Explanatory Notes

Small Business, Enterprise and Employment Act 2015

2015 CHAPTER 26

26 March 2015

Commentary on Sections

Part 7: COMPANIES: TRANSPARENCY

Register of people with significant control

Schedule 3: Register of people with significant control

Part 1: Duty to obtain information and keep registerPart 21A: Information about people with significant control
Chapter 5: Protection from disclosure
Section 790ZF: Protection of information as to usual residential address

479.Section 790ZF applies sections 240 to 244 of CA 2006 (‘Directors’ residential addresses: protection from disclosure’) to protected information under section 790ZF(2). Protected information is a PSC’s usual residential address (URA) and information that their service address is their residential address.

480.The application of sections 240 to 244 suppresses protected information from the public register maintained by Companies House and from the company’s PSC register. Both the company and Companies House must omit this protected information from the register available for public inspection (section 790T and see paragraph 8 of Schedule 3). This is considered appropriate in light of the potential risk to the PSC if the information were to be publicly available.

481.The application of section 243 (‘Permitted use or disclosure by the registrar’) means that the Secretary of State may make regulations setting out the way that protected PSC information may be used and disclosed. Powers under section 243 have been exercised for directors under the Companies (Disclosure of Address) Regulations 2009. The intention is to make broadly equivalent provision for PSCs. This will include enabling protected information to be shared with specified public authorities such as law enforcement agencies.

482.Subsection 790ZF(3) clarifies that subsection (1) does not apply where an application has been granted under regulations made under section 790ZG (see below).

Section 790ZG: Power to make regulations protecting material

483.There may be circumstances in which a PSC’s required particulars (over and above the URA and day of date of birth (see Section 96)) should be suppressed from public disclosure to protect individuals at serious risk of harm. For instance, where the company’s activities may put the individual at risk (e.g. in the case of companies that conduct animal testing).

484.Section 790ZG therefore provides that the Secretary of State may make provision by regulations for some or all PSC information to be suppressed from the public register maintained by Companies House and the company’s PSC register in certain circumstances. Both the company and Companies House must omit this protected information from the register available for public inspection (section 790T and see paragraph 8 of Schedule 3). Such provision may not however be made in relation to an entity treated as an individual under section 790C(12) as the same potential risks are not considered to apply.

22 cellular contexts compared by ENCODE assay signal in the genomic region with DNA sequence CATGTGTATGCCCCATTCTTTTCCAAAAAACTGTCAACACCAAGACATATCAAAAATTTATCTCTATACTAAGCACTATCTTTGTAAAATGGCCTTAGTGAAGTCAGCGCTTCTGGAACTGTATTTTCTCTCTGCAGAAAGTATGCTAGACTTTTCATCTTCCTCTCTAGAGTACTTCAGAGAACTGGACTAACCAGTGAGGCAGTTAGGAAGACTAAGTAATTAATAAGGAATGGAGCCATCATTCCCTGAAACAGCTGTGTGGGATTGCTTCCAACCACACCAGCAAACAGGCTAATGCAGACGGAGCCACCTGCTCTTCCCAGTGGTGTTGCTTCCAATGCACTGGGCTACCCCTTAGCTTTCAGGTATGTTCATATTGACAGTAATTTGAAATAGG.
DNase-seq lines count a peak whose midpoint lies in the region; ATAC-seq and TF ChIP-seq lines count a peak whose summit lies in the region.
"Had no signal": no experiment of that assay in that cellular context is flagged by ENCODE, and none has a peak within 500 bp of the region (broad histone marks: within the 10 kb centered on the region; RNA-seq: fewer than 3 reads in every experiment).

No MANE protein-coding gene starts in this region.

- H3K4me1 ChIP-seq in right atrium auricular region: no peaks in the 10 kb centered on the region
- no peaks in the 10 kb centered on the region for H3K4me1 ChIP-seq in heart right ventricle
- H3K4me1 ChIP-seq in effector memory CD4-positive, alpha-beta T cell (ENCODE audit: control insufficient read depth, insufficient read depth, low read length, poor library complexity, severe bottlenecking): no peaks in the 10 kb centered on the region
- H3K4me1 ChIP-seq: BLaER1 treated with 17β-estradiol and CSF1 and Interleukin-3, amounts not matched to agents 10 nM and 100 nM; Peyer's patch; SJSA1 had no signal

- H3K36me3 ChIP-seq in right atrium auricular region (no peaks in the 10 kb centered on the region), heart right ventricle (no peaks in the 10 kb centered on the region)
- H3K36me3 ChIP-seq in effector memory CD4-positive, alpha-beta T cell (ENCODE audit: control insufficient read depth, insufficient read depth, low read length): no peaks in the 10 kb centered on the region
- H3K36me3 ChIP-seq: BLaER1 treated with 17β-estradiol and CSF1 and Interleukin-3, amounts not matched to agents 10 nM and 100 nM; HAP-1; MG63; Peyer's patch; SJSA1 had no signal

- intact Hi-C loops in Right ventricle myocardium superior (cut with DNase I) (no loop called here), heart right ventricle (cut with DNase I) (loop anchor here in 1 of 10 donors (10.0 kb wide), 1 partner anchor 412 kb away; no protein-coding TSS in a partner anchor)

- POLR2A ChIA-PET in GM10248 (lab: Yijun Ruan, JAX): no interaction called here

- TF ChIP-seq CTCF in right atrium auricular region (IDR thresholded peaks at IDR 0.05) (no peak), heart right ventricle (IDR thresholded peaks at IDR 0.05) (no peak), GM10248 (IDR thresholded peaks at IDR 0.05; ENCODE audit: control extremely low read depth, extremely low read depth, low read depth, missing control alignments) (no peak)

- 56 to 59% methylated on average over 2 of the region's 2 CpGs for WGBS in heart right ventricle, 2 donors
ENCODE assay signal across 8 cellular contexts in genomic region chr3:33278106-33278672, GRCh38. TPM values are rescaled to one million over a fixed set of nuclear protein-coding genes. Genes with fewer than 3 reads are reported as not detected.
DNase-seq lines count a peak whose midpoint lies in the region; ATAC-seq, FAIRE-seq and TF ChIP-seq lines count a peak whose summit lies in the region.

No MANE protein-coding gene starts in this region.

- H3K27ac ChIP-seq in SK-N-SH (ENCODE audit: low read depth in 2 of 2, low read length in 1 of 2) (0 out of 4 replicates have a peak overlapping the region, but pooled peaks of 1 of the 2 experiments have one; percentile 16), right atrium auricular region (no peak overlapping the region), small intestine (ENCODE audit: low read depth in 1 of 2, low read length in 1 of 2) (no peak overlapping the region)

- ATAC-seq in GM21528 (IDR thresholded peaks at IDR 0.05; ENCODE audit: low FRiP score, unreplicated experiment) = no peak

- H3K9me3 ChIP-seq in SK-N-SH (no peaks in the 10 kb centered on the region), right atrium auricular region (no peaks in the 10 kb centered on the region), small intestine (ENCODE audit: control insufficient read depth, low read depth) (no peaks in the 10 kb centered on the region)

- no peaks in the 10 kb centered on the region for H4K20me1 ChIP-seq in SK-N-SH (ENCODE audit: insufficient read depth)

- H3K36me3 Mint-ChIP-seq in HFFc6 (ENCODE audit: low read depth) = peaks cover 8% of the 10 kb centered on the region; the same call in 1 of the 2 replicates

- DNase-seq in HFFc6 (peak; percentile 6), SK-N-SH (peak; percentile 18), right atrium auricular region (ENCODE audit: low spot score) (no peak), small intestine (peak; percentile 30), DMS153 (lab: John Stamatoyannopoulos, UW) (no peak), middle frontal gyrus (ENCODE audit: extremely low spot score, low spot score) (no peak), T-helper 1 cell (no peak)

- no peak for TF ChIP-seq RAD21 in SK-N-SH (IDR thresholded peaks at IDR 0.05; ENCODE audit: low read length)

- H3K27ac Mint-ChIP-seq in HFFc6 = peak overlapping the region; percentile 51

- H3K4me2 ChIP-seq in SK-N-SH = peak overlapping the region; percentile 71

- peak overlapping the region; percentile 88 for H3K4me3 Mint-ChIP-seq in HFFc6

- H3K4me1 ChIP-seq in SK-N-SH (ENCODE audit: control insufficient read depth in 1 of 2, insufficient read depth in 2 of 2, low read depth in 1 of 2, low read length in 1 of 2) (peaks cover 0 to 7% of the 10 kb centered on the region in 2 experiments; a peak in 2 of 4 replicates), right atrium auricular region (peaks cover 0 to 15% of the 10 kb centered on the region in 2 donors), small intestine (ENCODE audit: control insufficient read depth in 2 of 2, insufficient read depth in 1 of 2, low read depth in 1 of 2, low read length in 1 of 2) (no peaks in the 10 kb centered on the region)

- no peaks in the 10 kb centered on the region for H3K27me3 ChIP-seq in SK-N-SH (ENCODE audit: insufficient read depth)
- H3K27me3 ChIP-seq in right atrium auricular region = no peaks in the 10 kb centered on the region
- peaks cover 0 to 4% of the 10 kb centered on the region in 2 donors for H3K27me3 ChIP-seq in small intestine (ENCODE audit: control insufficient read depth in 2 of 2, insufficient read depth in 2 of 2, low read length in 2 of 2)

485.Regulations may require the company and the registrar not to use or disclose information, other than in prescribed circumstances, where an application to that effect is made (subsection (1)). Regulations will set out the public authorities to whom this information may be disclosed.

486.Regulations may make provision as to the criteria for applications and the process by which applications are made and determined (subsection (3)). They may also make provision in respect of the duration of the protection; procedures for its revocation; and the charging of fees by the registrar in relation to access to such information in prescribed circumstances. The scope of this power is broadly similar to that in section 243(5) CA 2006 (‘Permitted use or disclosure by the registrar’). Subsection (3)(f) enables regulations to set out how a company should make its register available for public inspection and respond to requests for access where an application under section 790ZG has been made.

487.Regulations may also give the registrar discretion to determine an application and to refer questions to others in so doing (subsection (4) and see section 243(6) CA 2006).

488.Subsection (6) clarifies that this section does not affect the use or disclosure of a person’s details in any other capacity, for example, as a director or member of a company.

Schedule 1A: References to people with significant control over a company